Taiwan saw its business sentiment slump to 50, its lowest point since the fourth quarter in 2012. Electronics company Acer Incorporated was among those surveyed.

Eighty percent of respondents said the biggest risk to businesses was global economic uncertainty while the remainder cited rising costs as their primary concern.

Two companies said employment levels had increased, while one reported a rise in new orders, a slight improvement from last quarter.

SOUTHEAST ASIA (Phillipines at 100 Vs 94; Thailand at 71 vs 42; Malaysia at 69 vs 83; Singapore at 50 vs 83; Indonesia at 25 vs 100)

Sentiment in Southeast Asia was mostly upbeat with the Phillipines posting unanimous confidence across all 12 companies surveyed, an uptick from the previous quarter.

Businesses in Thailand were mostly positive, strengthening from multi-year lows hit last quarter, with three positive about business outlook and four remaining neutral.

Both Malaysia and Singapore fell from the previous quarter with the majority of businesses in both countries citing uncertainty in the global economy as the biggest risk.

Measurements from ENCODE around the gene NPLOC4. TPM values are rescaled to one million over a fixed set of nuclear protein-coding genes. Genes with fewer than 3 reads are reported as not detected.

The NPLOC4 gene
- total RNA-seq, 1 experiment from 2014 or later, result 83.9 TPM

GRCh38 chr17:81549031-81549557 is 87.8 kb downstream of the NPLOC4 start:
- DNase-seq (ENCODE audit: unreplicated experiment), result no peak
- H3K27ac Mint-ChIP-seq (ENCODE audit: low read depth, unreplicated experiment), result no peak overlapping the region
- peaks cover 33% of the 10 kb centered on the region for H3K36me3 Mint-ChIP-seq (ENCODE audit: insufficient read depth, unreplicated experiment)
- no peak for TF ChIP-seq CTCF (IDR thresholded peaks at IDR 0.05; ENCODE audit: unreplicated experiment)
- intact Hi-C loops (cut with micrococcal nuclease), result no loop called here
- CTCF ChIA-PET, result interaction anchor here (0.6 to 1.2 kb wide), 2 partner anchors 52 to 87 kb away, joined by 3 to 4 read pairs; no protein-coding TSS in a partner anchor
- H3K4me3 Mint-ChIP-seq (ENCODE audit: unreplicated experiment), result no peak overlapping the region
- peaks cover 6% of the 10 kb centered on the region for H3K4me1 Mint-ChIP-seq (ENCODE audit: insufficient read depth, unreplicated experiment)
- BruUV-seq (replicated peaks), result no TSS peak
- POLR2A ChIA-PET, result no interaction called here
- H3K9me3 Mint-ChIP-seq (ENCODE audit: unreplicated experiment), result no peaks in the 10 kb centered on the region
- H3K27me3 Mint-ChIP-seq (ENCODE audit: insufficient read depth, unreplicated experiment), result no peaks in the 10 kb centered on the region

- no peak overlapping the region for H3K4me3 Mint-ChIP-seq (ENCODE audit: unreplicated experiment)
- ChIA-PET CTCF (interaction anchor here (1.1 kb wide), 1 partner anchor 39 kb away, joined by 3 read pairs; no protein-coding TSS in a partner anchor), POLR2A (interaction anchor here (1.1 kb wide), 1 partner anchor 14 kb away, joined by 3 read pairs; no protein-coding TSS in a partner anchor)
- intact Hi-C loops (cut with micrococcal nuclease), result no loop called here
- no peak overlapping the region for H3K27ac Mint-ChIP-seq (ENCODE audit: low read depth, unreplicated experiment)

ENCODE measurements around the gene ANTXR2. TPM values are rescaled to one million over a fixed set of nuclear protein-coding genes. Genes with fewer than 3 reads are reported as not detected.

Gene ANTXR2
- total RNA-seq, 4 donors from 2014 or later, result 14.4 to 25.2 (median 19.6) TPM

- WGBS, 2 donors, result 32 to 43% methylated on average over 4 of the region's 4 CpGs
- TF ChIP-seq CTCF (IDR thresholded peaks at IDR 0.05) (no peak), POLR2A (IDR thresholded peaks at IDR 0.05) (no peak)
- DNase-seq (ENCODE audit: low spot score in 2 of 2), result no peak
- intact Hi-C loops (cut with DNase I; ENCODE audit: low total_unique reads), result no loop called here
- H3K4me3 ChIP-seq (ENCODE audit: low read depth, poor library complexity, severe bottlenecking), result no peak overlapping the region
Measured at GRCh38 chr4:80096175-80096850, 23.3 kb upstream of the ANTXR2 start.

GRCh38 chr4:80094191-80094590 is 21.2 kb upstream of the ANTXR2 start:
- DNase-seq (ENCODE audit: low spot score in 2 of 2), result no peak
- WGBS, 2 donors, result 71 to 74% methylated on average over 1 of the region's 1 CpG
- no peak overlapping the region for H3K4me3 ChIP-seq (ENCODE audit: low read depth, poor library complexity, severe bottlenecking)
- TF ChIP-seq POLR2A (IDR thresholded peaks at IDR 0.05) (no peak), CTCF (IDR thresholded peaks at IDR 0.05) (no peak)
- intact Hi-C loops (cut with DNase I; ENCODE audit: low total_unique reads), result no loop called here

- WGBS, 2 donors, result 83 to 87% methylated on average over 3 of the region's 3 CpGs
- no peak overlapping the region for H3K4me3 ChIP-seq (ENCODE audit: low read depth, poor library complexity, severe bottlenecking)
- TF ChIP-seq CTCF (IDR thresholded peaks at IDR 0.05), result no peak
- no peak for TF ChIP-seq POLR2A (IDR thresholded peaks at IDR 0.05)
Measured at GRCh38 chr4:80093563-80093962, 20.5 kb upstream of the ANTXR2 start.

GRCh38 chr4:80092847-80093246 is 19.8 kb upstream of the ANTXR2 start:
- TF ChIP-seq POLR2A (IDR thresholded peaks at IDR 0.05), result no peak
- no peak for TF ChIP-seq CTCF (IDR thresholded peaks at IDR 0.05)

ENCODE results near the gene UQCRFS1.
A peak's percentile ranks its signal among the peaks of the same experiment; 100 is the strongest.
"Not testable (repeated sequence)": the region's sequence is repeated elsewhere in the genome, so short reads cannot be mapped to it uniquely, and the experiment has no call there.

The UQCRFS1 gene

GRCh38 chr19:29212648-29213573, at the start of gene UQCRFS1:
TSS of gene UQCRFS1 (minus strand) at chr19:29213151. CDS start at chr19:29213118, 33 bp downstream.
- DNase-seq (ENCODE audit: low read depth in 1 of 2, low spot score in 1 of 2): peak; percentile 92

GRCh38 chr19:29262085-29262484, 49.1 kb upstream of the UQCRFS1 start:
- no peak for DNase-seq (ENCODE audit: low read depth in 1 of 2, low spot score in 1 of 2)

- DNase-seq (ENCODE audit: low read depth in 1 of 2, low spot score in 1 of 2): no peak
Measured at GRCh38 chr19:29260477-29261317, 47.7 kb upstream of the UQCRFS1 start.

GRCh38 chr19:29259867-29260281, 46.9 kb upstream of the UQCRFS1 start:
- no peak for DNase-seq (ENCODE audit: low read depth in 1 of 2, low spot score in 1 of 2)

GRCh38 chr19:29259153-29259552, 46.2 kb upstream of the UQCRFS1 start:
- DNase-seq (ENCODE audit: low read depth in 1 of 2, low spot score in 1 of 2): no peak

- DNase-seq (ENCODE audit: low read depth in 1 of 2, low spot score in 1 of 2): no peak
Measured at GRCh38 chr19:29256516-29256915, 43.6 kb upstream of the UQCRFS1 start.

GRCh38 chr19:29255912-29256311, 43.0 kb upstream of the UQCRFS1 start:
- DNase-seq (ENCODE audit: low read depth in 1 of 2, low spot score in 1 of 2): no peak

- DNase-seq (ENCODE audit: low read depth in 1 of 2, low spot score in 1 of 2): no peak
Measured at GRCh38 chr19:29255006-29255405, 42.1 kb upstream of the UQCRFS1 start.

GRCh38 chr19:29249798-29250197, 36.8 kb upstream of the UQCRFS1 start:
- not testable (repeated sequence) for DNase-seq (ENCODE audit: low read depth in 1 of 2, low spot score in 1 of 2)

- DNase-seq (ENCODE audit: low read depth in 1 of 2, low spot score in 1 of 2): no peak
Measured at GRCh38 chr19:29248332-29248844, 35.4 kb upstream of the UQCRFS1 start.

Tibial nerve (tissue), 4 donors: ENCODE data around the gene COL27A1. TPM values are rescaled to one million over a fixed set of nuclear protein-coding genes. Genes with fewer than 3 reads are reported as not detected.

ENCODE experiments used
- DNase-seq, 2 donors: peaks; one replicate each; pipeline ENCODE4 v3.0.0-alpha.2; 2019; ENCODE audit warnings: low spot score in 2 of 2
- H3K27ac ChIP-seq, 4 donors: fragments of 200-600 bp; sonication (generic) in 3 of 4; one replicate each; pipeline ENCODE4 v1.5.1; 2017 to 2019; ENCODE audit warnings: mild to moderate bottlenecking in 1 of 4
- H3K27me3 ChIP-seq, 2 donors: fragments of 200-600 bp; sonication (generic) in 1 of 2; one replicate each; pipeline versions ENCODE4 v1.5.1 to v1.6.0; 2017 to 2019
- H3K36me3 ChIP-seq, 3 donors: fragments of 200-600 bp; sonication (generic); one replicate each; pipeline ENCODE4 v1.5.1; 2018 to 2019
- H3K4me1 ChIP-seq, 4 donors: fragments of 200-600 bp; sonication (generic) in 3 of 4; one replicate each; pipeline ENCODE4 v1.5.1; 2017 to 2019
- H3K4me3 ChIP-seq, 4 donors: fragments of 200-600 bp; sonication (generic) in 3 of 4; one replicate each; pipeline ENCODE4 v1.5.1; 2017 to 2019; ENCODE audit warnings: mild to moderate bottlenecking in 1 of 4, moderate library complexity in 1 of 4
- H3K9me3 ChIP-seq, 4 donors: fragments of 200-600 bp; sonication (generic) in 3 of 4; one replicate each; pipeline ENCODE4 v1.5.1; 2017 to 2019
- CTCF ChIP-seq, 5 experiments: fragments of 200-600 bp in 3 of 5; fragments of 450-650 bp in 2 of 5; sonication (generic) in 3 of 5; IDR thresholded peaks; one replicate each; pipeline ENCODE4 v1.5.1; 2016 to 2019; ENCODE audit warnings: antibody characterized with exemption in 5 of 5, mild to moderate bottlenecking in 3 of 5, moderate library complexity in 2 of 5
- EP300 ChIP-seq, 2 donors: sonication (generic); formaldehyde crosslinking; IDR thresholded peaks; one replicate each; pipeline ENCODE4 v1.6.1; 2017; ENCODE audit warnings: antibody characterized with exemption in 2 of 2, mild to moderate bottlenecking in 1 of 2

Indonesia had the lowest index score, slumping from last quarter's perfect outlook as businesses cited domestic inflation and global uncertainty for a bleak outlook.

HIGHLIGHTS-Asia Q3 Business Sentiment Survey - by sector

SEOUL (Reuters) - Asia's top companies were less upbeat about their business outlook in the third quarter of 2013 as concerns about the global economy and rising costs dampened sentiment, the latest Thomson Reuters/INSEAD Asia Business Sentiment Survey published on Wednesday showed.

Global uncertainty on when the U.S. Federal Reserve will taper its $85 billion bond buying program and geopolitical tensions in Syria have spooked markets, dealing a slight to business sentiment.

The Thomson Reuters/INSEAD Asia Business Sentiment Index fell to a reading of 66 in September from 71 in the second quarter. A reading above 50 indicates an overall positive outlook.

PROPERTY: BEST AMONG ALL SECTORS (INDEX AT 100 V 83 IN Q2)

The property and building sectors were the most bullish with readings of 100 each. All of the 10 property firms polled painted a rosy outlook, bringing the index to the full mark for the first time since the fourth quarter of 2009.

Eight respondents said new orders were higher while seven said employment levels improved. The Philippines' Ayala Land Inc was among the companies surveyed.

BUILDING: SHARP REBOUND (INDEX AT 100 VS 50 IN Q2)

The confidence level for builders made a sharp rebound, making the steepest gain among all sectors. While all three respondents projected a bright outlook, they said employment levels remained the same as risks loomed about higher costs. Construction materials maker James Hardie Industries was one of the respondents.